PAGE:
In this group we had invited members to bring poems they liked, or to write a poem they would like to share. We ended up with a very enjoyable mix of poems sharing deeply felt emotion, fun, humour and even song! Some pieces were an observation and narrative of life in lockdown and others beckoned to the interests and comforts of life such as cinema and cups of tea. Some group members expressed feeling nervous about reading their poems and we discussed how poetry can be an intimate expression of our inner selves and therefore requires vulnerability to share. People also spoke about their poetry writing process; some write it raw and then refine it over coming weeks and months whilst others write line by line, fully forming each part as they go, different styles reflecting each person’s individuality and creative flair. We are very thankful for permission to share some of the poems here:
This person said their poem may change with edits over coming weeks, so we look forward to a matured version also in the future.
THE YEAR 2020 (To be continued…)
In the year 2020, week melted into week.
No fun or adventures, no matter how hard you’d seek,
COVID-19 had come out to play,
Worldwide people had to go home and stay.
As the numbers of deaths rose,
Lockdown measures were imposed,
Shops and pubs closed for their last time,
Their ex-staff spending hours on the dole phone-line.
The people who still had work, tried to work from home,
School kids struggled to learn on their computer all alone,
Friends and family only able to video call,
Everyone’s mood began to fall.
When summer arrived, the virus seemed to slow down,
Lockdown restrictions loosened around town,
People could meet outside, at a distance, of course,
Only small groups, that the police would need to enforce.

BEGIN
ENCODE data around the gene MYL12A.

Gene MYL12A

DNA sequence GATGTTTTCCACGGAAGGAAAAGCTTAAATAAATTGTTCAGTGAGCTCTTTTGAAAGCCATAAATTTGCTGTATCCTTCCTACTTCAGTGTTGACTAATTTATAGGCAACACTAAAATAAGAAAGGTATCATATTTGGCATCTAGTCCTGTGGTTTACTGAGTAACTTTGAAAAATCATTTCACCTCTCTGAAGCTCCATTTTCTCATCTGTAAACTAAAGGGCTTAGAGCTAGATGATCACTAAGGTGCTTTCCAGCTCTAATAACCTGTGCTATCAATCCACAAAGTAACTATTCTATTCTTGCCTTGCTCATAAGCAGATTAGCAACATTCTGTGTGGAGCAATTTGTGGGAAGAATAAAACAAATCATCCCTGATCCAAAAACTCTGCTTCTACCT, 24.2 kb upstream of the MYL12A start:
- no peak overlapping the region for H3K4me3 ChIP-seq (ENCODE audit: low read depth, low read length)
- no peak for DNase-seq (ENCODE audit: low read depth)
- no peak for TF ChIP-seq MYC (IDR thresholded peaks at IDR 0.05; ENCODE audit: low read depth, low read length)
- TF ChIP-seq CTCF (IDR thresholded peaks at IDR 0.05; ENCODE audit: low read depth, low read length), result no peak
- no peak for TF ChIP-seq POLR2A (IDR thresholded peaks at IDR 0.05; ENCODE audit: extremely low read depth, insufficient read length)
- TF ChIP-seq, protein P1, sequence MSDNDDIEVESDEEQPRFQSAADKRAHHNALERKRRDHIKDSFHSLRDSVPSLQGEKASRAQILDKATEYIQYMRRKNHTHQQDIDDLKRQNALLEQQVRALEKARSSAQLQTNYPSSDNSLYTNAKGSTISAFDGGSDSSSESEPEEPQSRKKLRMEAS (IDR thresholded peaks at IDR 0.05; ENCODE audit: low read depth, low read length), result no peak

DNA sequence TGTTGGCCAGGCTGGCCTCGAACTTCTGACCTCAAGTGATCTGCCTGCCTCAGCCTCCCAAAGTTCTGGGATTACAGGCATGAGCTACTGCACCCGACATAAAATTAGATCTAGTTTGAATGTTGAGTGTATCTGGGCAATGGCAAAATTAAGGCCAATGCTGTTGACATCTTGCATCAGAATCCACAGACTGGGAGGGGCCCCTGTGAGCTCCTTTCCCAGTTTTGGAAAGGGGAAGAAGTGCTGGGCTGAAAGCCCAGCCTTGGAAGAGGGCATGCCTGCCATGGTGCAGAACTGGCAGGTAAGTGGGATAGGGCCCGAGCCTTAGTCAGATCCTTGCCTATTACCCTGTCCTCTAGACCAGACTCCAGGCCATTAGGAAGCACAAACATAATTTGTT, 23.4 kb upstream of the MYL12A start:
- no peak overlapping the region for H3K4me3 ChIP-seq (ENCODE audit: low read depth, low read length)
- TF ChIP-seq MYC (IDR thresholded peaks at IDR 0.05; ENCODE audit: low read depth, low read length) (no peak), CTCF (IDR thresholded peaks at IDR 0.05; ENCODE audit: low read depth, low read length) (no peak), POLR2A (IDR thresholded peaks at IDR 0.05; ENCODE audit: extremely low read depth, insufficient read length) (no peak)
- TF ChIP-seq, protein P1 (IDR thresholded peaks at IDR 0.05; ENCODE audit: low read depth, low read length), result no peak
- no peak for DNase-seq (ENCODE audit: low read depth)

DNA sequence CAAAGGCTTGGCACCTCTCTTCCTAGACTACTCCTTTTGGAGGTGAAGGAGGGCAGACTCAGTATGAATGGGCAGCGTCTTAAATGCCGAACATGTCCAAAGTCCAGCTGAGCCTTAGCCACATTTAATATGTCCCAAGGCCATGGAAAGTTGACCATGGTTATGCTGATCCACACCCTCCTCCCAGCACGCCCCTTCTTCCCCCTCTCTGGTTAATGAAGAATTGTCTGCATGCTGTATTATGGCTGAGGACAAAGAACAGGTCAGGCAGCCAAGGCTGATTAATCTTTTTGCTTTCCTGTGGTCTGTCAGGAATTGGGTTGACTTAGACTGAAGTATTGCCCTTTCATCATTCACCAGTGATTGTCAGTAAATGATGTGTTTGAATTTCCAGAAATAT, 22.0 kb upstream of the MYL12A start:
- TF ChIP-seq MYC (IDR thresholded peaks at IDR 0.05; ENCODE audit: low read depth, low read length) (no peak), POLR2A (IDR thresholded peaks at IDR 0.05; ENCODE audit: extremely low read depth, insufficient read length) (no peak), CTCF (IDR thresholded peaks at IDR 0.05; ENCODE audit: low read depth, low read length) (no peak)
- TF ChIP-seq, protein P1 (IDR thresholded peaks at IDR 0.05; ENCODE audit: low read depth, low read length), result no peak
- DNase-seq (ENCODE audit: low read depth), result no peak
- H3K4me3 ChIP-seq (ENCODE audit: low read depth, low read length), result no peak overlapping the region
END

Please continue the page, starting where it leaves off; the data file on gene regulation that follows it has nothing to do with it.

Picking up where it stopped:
More weeks like that, the amount of deaths kept on falling,
More restrictions were lifted, normality seemed to be calling,
Non-essential businesses and shops could open once more,
Schools were opened, with safety measures, not quite like before.
Slowly small pockets of cases appeared,
Instantly people thought about, the second wave, we all feared,
Masks on buses, and in shops,
We wonder if this virus will ever stop!!
A RED SKY
Our home above the pub,warm,safe,fun,laughter,singing…Dancing with my mum round the jukebox to the Beatles. Riding round the bar on my wee trike before opening, then the locals giving me coke and crisps. My Beautiful Mum,23, small and pretty, funny and kind. My Nan, my Grandad and my Uncle.
Then Ambulance men-a stretcher-taking her away, a sheet covering her, screaming, crying. I wanted the Black and White television on. I was only four, they said no.
Six weeks later taken away from my family-confusion-fear-pain-Grief-Anger-Hatred…… Apart from …the memories, the night my mum died,my Nan and me at the window, in my lovely home above the pub, she showed me a red sky, that red sky has stayed with me, when I look up and see it, I know my mum,my Nan,my Grandad,my Uncle are with me …always.
Finally we discussed the poem ‘Certainty’ by 17th Century Indian poet Tukaram:
Certainty undermines one’s power, and turns happiness
into a long shot. Certainty confines.
Dears, there is nothing in your life that will
not change – especially your ideas of God.
Look what the insanity of righteous knowledge can do:
crusade and maim thousands
in wanting to convert that which
is already gold
Certainty can become an illness
that creates hate and
God once said to Tuka,
“Even I am ever changing –
I am ever beyond
what I may have once put my seal upon,
may no longer be
Although we often discuss our intolerance uncertainty as creating anxiety and worry, today we considered that absolute certainty isn’t good for us, as the poet says being certain of theories or ideologies can be very harmful. Also if we are inflexible in our views or trust we are likely to be disappointed or hurt.
The poetry in this session was a lovely way for people to share their inner and thoughts, feelings and responses in this difficult time and connecting us in our shared experiences.